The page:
“And (a notable Associate Press photograph) was taken by somebody who was up on the steps looking at the president face on, and of course, I’m over his shoulder. Immediately, once I was done filming him being whisked inside, then I ran back to where they had Lynette and they had her pinned up by a tree. And the weirdest thing is she kept yelling, ‘He’s not your president, he’s not your president.’ I didn’t know what the hell she was talking about. But anyway, so, I got the film of that (moment), as well.”
Although Nyberg had about as good of a view as one could have of this incident at Capitol Park, he left that scene in wonderment of what had actually occurred.
Nyberg said that with the fast pace of the event and the fact that he was filming, he never saw the gun, nor was he aware of the identity of Fromme.
“I had just got ahead of (Ford), and (Fromme) had pulled out the gun,” Nyberg said. “I didn’t see the gun. You know, I’m looking through a camera, but I’m keeping this eye open too, because I’m looking for whatever is going on. Well, that took place, but it didn’t really register. But when they started pulling him to get him inside and I slipped into that little wedge that the Secret Service had formed, I got (very) close to him. And I knew that something traumatic had happened to him, because he was pale and he looked like he was in shock. And I (recognized it was a serious situation), but at that particular moment, I wasn’t sure exactly what it was.”
Little time passed after the incident in Capitol Park before the identity of the woman with the loaded gun was discovered.
The Sacramento Bee, in its same day coverage of the event, reported the following: “The young woman, identified as Lynette Fromme, a longtime follower of cult leader (Charles) Manson, was charged with the ‘crime of attempting to murder the president of the United States,’ according to Donald H. Heller, the assistant U.S. attorney general in Sacramento.”
In speaking about Fromme and other “Manson girls,” Nyberg said, “Of course, (Fromme) was a Manson follower. They were all here (in Sacramento), you know, Sandra (“Blue”) Good and Susan Murphy and (Fromme). They were Manson girls and they were here (living at 1725 P St.) to be close to Charlie, because they would go visit him up at the prison. And at that time, our maximum security prison was Folsom (Prison).”
Nyberg said that it was only by chance that when he filmed the Ford assassination attempt, he was testing out new, Kodak high-speed film stock that “had less wet time than the previous film stock by (about) six or eight minutes.”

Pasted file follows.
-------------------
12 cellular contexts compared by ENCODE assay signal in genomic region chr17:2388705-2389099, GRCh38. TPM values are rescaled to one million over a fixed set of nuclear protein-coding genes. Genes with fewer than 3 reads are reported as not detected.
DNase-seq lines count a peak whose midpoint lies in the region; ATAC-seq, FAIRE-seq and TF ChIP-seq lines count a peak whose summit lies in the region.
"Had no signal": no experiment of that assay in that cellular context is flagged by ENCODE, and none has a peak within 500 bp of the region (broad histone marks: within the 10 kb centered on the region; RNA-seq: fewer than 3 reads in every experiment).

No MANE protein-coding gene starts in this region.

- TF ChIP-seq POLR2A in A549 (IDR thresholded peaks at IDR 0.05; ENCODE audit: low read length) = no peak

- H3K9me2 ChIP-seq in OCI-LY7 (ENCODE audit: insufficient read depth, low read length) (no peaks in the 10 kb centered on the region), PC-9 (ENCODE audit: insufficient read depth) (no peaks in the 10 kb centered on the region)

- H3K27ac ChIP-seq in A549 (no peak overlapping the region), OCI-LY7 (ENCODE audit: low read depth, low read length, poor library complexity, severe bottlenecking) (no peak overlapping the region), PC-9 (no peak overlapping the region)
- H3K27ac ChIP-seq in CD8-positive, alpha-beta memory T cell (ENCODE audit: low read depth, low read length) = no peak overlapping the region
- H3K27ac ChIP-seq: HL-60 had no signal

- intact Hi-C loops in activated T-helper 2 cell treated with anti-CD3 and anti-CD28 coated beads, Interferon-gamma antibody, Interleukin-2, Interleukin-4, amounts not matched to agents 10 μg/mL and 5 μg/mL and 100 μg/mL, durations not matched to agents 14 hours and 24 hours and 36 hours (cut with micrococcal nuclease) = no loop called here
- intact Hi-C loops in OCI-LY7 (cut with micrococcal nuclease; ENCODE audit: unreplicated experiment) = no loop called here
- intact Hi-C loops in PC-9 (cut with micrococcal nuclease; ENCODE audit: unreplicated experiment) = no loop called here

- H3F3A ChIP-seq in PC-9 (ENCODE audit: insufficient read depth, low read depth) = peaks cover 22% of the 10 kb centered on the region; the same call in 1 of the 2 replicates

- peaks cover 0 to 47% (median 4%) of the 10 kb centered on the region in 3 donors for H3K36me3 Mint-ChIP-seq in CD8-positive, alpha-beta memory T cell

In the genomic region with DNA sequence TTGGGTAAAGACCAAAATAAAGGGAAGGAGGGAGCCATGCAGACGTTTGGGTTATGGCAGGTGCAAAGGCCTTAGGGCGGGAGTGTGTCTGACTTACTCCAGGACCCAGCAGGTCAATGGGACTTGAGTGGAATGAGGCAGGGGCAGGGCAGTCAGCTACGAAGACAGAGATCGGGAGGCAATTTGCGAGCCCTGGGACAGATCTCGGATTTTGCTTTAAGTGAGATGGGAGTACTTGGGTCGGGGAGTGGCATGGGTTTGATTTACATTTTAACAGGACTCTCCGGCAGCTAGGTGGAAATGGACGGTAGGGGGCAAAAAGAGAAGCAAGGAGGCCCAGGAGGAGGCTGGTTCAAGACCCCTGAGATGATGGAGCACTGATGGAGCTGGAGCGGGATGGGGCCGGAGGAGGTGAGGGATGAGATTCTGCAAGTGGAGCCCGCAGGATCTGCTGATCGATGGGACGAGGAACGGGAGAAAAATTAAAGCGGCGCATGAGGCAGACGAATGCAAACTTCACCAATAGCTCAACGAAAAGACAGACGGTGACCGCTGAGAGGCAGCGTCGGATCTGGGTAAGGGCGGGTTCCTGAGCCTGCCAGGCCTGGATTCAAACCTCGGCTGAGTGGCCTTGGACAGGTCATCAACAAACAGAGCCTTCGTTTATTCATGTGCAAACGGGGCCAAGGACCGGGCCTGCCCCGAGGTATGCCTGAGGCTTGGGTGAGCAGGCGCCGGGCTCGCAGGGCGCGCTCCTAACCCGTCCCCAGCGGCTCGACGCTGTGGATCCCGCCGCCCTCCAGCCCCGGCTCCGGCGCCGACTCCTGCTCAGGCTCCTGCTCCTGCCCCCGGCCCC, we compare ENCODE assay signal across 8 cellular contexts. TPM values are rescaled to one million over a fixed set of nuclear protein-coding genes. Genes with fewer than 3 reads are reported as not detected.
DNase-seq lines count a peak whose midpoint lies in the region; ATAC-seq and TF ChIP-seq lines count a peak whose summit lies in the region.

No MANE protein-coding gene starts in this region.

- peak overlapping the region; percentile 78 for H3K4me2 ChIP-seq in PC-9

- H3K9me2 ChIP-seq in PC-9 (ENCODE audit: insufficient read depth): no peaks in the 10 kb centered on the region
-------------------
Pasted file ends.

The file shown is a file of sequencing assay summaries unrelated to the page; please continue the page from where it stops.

“Anyway, it was the first time we ever beat (KCRA-TV) Channel 3 on the air with a story, only because we could get our film out a little sooner,” Nyberg said. “And then, of course, we broke into the news with a breaking news story. We would have broken in the early afternoon, I’m sure. It would have been before 5 o’clock (that evening), because we did a breaking news story. We interrupted local programming, and, of course, we did probably a longer version at 5 (p.m.). And in those days, network news came on at 5:30 (p.m.) and we would do another show at 6 (p.m.). And then everybody had a show at 11 (p.m.).”
Nyberg said that both the color film from the KOVR news camera and the color film from his personal, still-shot camera that he had lent to a KOVR reporter at Capitol Park were quickly made unavailable to him.
“I think it was the Secret Service (or) the FBI, but somebody came and rounded up all of our footage,” Nyberg said. “I was probably out on another story out in the field the day they came in with a subpoena and said, ‘We’re taking the film.’ I think (that happened) within a week.”
Nyberg added that the aforementioned KOVR reporter, who was using his Minolta 101 camera, captured a close-up shot of Fromme, and without his knowledge, quickly sold the photograph for $2,000 to Newsweek magazine.
“I heard that she had sold the photo, or she had sent them actually the film,” Nyberg said. “And she never discussed it with me. She just did it. And then, she wanted to reimburse me only for the film, and I said no, the film is not for sale.”
Eventually, the matter was settled, with Nyberg acquiring about 60 percent of the profit from Newsweek.
The photograph was featured on the cover of the Sept. 15, 1975 issue of that magazine. And also included on the cover were Fromme’s reactionary words to the botched shooting: “It didn’t go off!”
Fromme, whose bail was set at $1 million, became the first woman to be indicted under a 1965 statute that made it a federal crime to “assassinate, kidnap or assault a president of the United States.”
Despite facing the possibility of a maximum penalty of life imprisonment, Fromme opted to act as her own lawyer.
Fromme was eventually sentenced to life in prison, and escaped from a West Virginia prison on Dec. 23, 1987, only to be found two days later. She was released from a Texas prison on parole on Aug. 14, 2009.
After being asked to express his afterthoughts about the incident at Capitol Park that nearly became one of the darkest days in Sacramento history, Nyberg said, “Well, just the image of (Ford) being in shock before I knew what had really happened. I mean, that just like burned something right into my mind, because I still see that today.”